Fed-State IPR Grants 7,200.0 7,200.0 7,200.0 7,200.0
Grade Crossing Elimination 600.0 600.0 600.0 600.0
Total, IIJA Advances 13,200.0 13,200.0 13,200.0 13,200.0
FRA Regular + IIJA Advance 16,607.4 16,223.5 16,400.4 20,635.0

What will get cut? If and when Congress makes appropriations for 2025 for Amtrak that are more in the ballpark of the Biden request ($1.2 billion NEC, $1.5 billion NN) rather than Amtrak’s own request ($1.58 billion NEC, $2.42 billion NN), what programs would be affected? Well, this exhibit from Amtrak’s own request shows the two budget accounts, each divided into two categories: “base needs,” and capital “modernization” projects.

The Administration’s $1.2 billion request for the Northeast Corridor is $174 million more than the NEC’s “base needs,” so that extra money could be divided amongst NEC capital renewal, Washington Union Station improvements, Airo cars, or other items, or partially applied to NEC trip time improvement.

However, the White House’s $1.305 billion request for the National Network is already $293 million below what the railroad says is necessary for “base needs” in 2025. Apply the $104 million “contingency” line to that and they are still $189 million in the hole, so none of the $823 million in modernization projects could be funded in 2025, including the $250 million for Chicago Union Station, a natural priority of Transportation-HUD Appropriations Subcommittee ranking minority member Mike Quigley (D-Windy City).

Operating losses. The National Network’s base needs include $748.7 million of federal funds to cover operating losses of long-distance trains (except the AutoTrain) and the state-supported route trains. This includes a $60 million placeholder for insurance and police/security expenses that were previously borne by states but have been switched to Uncle Sam in a new cost-sharing methodology.

Why the massive operating losses? Well, the passenger traffic has clearly recovered from COVID on all three kinds of trains (Northeast Corridor, State-Supported Routes, and Long Distance):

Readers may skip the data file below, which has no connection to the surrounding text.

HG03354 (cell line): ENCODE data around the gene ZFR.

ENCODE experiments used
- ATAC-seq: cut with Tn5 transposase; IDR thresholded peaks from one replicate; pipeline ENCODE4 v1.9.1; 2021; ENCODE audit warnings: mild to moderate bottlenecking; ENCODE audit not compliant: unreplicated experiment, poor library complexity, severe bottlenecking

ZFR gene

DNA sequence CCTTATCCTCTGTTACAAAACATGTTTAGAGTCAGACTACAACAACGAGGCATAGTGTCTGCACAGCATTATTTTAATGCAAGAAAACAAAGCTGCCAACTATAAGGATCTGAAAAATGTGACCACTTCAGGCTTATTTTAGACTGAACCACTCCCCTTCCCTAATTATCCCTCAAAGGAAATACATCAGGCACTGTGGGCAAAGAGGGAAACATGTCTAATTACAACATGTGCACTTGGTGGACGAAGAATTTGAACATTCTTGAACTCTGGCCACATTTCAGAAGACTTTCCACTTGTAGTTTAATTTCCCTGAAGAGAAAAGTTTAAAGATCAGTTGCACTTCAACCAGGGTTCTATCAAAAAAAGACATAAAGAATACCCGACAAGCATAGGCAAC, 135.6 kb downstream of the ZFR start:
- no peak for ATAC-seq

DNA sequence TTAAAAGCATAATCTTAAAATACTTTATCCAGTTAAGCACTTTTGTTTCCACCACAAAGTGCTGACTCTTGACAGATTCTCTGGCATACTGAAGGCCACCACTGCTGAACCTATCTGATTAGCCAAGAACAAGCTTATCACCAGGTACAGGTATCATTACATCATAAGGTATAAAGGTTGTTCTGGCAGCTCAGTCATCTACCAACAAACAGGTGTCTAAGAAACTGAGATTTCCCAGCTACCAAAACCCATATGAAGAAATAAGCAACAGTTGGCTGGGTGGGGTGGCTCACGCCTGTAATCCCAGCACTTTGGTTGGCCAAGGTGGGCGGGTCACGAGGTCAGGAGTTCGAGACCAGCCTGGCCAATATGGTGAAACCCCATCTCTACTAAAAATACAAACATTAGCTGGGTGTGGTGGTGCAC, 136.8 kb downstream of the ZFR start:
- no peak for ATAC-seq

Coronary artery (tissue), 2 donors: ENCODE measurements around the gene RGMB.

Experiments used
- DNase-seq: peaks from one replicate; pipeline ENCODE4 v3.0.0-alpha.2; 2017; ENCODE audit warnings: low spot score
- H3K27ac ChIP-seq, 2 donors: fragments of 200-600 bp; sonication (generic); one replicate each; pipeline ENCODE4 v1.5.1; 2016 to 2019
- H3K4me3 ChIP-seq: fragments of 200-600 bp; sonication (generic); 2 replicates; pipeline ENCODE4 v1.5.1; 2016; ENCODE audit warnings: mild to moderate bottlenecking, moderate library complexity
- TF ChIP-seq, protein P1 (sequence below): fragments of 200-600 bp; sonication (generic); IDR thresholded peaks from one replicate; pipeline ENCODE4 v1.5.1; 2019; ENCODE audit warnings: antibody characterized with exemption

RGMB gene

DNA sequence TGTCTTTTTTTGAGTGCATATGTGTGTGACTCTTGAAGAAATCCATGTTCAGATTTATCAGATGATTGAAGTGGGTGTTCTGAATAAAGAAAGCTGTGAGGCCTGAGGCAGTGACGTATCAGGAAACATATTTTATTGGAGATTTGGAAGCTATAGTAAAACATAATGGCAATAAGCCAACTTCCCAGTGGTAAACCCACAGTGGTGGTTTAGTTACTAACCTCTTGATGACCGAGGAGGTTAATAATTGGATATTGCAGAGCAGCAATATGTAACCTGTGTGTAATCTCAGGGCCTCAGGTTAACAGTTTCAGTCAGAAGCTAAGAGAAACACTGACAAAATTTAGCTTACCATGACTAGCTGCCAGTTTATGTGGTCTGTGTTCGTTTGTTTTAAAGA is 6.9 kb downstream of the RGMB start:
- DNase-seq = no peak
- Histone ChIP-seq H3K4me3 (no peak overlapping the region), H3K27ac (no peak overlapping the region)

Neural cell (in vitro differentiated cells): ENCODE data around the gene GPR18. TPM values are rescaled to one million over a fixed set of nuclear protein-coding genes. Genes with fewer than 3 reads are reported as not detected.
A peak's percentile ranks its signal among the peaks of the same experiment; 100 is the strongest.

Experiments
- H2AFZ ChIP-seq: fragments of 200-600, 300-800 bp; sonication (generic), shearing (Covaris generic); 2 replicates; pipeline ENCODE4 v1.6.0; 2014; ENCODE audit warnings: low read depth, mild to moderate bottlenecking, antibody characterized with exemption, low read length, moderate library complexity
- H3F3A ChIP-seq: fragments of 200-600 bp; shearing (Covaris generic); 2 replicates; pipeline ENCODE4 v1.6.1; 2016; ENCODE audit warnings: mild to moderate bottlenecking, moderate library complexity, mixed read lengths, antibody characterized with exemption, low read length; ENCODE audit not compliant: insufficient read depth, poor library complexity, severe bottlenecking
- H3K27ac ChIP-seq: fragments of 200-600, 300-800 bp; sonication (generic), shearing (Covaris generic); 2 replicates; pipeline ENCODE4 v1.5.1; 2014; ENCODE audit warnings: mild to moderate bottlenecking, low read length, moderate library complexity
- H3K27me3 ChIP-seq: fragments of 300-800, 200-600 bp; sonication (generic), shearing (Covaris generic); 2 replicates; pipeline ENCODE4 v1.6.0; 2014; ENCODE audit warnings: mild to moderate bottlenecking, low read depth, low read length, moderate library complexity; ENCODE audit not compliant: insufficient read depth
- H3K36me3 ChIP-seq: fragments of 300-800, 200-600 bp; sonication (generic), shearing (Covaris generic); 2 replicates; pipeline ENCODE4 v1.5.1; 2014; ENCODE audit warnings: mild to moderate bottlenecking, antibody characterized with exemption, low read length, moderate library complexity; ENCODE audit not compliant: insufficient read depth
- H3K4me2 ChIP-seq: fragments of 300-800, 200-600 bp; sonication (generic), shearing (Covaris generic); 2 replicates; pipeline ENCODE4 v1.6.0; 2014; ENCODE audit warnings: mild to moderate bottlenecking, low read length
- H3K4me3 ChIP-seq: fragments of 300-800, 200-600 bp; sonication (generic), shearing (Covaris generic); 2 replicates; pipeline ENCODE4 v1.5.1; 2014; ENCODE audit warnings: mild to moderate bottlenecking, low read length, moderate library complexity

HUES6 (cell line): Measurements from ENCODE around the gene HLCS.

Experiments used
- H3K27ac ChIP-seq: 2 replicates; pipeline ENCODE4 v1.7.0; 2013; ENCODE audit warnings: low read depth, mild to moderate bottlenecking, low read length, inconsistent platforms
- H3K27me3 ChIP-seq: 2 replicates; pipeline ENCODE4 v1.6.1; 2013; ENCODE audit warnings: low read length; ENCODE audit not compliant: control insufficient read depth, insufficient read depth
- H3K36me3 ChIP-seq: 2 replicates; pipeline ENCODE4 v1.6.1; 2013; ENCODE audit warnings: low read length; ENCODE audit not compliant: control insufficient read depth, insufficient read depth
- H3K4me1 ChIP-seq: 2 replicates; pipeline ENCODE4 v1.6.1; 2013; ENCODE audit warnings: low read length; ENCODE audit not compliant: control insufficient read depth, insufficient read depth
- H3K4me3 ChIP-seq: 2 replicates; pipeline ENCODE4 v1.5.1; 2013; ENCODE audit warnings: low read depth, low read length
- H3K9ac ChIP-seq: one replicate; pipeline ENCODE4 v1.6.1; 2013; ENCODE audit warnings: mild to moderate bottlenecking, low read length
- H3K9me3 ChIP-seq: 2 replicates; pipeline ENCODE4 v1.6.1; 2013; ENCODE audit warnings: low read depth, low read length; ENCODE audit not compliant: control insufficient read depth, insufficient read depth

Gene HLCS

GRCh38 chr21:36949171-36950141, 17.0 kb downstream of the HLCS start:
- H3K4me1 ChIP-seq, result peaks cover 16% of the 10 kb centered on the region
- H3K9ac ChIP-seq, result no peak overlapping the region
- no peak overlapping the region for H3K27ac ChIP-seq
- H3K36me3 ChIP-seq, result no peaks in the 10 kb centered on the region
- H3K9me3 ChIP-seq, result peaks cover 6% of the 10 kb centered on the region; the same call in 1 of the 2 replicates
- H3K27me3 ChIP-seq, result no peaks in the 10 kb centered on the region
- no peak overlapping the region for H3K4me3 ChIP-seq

FY 2019 FY 2022 FY 2023 FY 2024 FY 2025
Actual Actual Actual Plan Forecast
Ridership (M)
NEC 12.5 9.2 12.1 13.0 14.2
SSR 15.4 10.2 12.5 15.4 15.9
LD 4.6 3.5 3.9 4.4 4.5
Total 32.5 22.9 28.5 32.8 34.6

And with those passengers comes their ticket money, which has also recuperated to the pre-COVID level:

FY 2019 FY 2022 FY 2023 FY 2024 FY 2025
Actual Actual Actual Plan Forecast
Gross Ticket Revenue (M$)
NEC $1,321.6 $906.2 $1,266.0 $1,388.0 $1,548.7
SSR $533.3 $358.7 $440.4 $502.0 $537.9
LD $499.4 $510.6 $584.1 $634.2 $681.7
Total $2,354.3 $1,775.5 $2,290.5 $2,524.2 $2,768.3

However, despite the recovery on the revenue side, operating losses persist:

FY 2019 FY 2022 FY 2023 FY 2024 FY 2025
Actual Actual Actual Plan Forecast
Adjusted Operating Earnings/Losses (M$)
NEC $565.8 -$1.4 $198.9 $432.2 $451.1
SSR -$57.9 -$185.7 -$240.8 -$192.2 -$184.2
LD -$474.8 -$563.3 -$600.3 -$581.7 -$494.5

Under the NEC-NN account structure established in 2015, the NEC trains’ operating profits stay in that account and are applied to NEC capital costs, while the operating losses of the SSR and LD trains in the National Network account are picked up by Uncle Sam. The $184.2 million SSR loss and the $494.5 million LD loss, plus the $60 million placeholder mentioned earlier, approximately equal the requested $748.7 million request for FY25 operating subsidy appropriations.